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Tuesday, December 21, 2010

Between SSDI and SSI: What’s the Difference?

The Social Security Administration administers two programs which aim to help the disabled with their financial needs – the Social Security Disability Insurance (SSDI) and the Supplemental Security Income (SSI).

Unfortunately, a lot of applicants file their application for disability benefits under programs where they don’t qualify and so their much-needed benefits are not received immediately.

To help these applicants, here are the general differences between the two programs:

• SSDI applicants must have paid enough social security taxes and has worked long enough. SSI applicants only need to meet the financial requirements imposed by the SSA.

• Funds for the SSDI benefits are taken from social security taxes while funds for the SSI are taken from general taxes and so applicants for SSI doesn’t have to have long employment history to qualify unlike SSDI beneficiaries.

• Income of SSI beneficiary’s household will be calculated as well to determine if he is qualified for the benefits or not.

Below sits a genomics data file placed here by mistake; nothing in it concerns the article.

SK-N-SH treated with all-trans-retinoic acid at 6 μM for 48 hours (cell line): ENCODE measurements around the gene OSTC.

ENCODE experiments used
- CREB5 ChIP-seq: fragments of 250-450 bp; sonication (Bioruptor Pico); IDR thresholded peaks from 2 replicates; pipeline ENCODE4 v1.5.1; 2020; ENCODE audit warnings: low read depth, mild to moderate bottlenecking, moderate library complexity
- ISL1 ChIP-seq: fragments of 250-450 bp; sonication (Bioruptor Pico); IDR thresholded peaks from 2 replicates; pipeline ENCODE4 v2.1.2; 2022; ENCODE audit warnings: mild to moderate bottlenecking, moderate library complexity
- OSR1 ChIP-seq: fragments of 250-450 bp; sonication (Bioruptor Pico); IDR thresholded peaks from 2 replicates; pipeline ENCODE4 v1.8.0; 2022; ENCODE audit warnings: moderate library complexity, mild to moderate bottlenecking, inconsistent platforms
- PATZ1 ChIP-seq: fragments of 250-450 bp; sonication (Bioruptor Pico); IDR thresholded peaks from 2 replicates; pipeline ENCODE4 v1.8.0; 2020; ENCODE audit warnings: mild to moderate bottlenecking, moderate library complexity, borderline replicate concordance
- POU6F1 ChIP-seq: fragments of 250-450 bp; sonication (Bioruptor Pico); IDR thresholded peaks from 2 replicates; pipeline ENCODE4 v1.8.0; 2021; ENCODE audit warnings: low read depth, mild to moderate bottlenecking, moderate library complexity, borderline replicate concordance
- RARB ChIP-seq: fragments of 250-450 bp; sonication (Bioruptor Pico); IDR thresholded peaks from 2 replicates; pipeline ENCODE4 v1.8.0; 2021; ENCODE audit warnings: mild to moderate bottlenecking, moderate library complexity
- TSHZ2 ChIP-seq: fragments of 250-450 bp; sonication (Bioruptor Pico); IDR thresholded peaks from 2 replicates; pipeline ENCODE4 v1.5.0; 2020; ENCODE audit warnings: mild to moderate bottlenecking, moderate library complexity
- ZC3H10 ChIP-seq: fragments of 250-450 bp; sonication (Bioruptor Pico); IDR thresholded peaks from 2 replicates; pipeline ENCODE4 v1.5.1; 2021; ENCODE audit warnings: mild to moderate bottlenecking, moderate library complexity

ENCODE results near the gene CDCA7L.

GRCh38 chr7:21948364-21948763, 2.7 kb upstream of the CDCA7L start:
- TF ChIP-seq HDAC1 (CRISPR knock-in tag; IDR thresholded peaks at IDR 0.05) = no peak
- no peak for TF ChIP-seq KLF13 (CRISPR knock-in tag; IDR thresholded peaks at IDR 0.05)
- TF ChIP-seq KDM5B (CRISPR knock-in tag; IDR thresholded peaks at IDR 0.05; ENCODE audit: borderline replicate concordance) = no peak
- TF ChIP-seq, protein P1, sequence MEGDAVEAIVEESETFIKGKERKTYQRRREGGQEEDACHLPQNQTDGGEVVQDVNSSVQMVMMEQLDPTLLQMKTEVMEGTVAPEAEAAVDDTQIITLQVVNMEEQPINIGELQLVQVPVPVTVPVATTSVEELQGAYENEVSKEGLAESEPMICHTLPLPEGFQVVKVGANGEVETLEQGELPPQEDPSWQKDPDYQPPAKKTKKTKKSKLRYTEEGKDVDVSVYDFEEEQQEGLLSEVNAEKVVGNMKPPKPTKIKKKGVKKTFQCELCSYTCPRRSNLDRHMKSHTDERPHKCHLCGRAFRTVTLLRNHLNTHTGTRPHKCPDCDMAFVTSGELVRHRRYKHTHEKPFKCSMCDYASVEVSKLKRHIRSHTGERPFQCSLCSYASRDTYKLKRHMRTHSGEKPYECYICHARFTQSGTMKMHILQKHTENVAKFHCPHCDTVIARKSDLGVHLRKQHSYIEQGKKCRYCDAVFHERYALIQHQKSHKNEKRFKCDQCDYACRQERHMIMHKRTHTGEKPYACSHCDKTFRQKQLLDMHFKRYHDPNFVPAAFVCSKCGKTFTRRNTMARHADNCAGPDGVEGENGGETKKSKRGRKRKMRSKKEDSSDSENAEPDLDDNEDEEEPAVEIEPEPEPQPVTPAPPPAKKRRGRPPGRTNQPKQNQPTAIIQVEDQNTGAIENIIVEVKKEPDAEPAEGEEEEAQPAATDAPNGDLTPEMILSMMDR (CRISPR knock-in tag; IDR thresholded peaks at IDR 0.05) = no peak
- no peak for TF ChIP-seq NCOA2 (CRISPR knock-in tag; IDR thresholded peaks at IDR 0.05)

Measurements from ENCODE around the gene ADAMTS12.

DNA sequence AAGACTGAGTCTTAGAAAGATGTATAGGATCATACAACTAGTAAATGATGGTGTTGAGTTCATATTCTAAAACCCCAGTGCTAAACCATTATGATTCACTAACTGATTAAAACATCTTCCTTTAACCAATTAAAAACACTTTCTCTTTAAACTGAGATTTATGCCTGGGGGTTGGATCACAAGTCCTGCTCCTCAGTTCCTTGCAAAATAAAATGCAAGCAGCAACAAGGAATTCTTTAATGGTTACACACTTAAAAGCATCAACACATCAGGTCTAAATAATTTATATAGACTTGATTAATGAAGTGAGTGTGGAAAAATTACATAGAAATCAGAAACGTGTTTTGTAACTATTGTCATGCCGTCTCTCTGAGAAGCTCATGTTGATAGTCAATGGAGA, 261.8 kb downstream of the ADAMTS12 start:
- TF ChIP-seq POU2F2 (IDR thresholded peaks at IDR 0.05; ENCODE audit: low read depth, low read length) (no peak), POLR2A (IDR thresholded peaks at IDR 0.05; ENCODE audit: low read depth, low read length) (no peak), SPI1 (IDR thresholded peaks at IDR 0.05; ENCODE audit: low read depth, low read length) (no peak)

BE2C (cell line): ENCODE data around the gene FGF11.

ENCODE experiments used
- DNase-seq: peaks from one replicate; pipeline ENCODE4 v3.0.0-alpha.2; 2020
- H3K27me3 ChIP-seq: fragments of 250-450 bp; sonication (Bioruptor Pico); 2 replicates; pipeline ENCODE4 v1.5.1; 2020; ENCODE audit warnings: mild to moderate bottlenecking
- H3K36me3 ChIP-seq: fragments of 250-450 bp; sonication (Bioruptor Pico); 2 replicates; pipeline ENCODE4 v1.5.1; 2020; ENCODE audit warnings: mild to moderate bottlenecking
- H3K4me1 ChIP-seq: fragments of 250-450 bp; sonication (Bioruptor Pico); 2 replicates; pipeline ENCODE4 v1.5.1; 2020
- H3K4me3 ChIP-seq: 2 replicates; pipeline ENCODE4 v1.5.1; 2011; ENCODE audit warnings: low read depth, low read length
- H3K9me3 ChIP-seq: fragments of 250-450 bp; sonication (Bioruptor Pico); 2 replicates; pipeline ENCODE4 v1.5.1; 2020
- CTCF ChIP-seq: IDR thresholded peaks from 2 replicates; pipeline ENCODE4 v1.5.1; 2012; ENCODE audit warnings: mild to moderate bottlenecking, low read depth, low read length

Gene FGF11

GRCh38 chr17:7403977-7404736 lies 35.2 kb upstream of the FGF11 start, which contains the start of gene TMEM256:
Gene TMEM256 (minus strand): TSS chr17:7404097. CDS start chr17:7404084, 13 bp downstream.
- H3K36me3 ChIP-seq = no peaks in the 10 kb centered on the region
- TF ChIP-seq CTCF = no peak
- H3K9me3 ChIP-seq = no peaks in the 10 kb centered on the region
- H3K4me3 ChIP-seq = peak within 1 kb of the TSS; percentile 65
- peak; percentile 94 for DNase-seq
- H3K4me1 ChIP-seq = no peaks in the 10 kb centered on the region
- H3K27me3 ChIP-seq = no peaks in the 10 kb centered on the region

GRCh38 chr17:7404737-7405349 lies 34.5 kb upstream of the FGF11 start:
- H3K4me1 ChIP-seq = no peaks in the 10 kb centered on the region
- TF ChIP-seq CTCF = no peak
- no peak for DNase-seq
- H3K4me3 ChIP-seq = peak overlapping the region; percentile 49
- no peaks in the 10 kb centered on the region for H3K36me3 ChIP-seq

• Aside from the worker who paid the social security taxes, some of his family members may also be qualified for SSDI benefits.

Aside from the above qualifications, all disability beneficiaries must also meet the qualification for their condition to be considered as a disability. Here are some of them:

• The medical condition must be apparent, recognized, and is diagnosed by a qualified physician

• The condition must be estimated to last for at least 12 months or will result to death

• The condition must be keeping him from doing his previous work

For claimants who met the above qualifications and yet their applications were rejected by the agency, consulting with an experienced social security and disability representative could help.